Research in Skin Inflammation
This study will examine the production of proteins called chemokines in inflammatory skin reactions. It is thought that chemokines attract or recruit white blood cells from the blood stream into the skin when there is a skin injury or infection, causing inflammation. This study will examine chemokine production in induced inflammatory reactions to try to gain a better understanding of how white blood cells are attracted to inflamed areas of the body.
Healthy normal volunteers between 33 and 60 years old may be eligible for this study if they 1) have no history of chronic skin disease; 2) are not allergic to eggs; and 3) do not tend to form large irregular scars after trauma to the skin from, for example, cuts, scratches and surgical incisions. Candidates will be asked a short series of questions and have a limited skin examination.
Participants will have 10 ml (2 tablespoons) of blood drawn from an arm vein at the start and end of the 5-day study and undergo the following procedures:
- Day 1 - Participants receive an injection in the right upper arm of mumps antigen (a protein commonly used to tests for immunization against mumps) and an injection of "vehicle" (saline plus the preservatives thimerosal, glycine and formaldehyde) in the left upper arm.
- Day 3 - Participants who develop a swelling from the mumps antigen larger than 5 mm wide will receive another injection of antigen in the right arm and another injection of vehicle in the left arm. Those whose swelling is not greater than 5 mm will be excluded from the study at this point.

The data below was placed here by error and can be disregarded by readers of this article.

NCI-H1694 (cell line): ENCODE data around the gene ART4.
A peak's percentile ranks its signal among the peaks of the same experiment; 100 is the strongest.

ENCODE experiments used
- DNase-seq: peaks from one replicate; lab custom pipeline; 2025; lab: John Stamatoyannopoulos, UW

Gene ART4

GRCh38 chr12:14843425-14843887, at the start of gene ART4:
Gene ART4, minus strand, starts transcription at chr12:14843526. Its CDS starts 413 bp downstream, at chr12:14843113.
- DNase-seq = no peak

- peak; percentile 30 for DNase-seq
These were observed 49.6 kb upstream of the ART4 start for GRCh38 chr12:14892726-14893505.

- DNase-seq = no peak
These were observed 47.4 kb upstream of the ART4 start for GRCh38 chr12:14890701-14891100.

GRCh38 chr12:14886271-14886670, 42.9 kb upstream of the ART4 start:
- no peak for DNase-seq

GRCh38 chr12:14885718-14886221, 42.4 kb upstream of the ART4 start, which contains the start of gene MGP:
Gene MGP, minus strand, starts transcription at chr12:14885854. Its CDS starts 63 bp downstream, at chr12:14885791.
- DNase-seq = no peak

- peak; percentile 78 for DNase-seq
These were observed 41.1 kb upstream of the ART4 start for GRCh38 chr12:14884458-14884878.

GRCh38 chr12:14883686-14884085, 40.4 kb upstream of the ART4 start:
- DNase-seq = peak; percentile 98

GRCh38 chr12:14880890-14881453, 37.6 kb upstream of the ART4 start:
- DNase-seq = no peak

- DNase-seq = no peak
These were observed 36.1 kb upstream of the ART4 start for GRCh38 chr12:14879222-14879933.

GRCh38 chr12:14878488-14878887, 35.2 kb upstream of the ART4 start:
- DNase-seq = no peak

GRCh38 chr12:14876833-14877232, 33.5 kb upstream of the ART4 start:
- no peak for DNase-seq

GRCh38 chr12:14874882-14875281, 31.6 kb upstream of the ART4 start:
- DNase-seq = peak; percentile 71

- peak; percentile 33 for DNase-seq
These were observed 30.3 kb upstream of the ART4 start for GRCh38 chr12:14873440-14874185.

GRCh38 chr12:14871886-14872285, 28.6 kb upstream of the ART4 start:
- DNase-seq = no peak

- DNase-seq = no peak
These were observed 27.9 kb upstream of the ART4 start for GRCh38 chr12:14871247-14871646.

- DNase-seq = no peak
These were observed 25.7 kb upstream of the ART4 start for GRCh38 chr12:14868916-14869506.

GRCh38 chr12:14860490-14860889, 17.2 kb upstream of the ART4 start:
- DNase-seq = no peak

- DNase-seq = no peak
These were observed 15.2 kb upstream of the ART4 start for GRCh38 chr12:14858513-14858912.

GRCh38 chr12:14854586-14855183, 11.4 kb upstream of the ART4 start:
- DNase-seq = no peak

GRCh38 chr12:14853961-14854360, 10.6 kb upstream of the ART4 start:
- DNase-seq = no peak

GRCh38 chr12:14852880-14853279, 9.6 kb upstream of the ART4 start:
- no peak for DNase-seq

- Day 5 - All four injection sites, plus another site on the left upper arm will be biopsied. For this procedure the five injection areas are numbed with a local anesthetic. A punch biopsy instrument that resembles a small cookie cutter (about one-third the diameter of a dime) is inserted about one-fifth of an inch deep into the skin and the tissue is removed. Two stitches are used to close the wound. Antibiotic and bandages are applied for 5 days. Nine days after the biopsy the participant returns to NIH for removal of the stitches.
New molecular biology techniques will be used to measure changes in chemokine production in the biopsied tissue.
|Official Title:||Expression of Chemokine and Chemokine Receptors in Skin in a Model of Delayed-Type Hypersensitivity|
|Study Start Date:||March 2001|
|Estimated Study Completion Date:||January 2002|
Please refer to this study by its ClinicalTrials.gov identifier: NCT00026741
|United States, Maryland|
|National Cancer Institute (NCI)|
|Bethesda, Maryland, United States, 20892|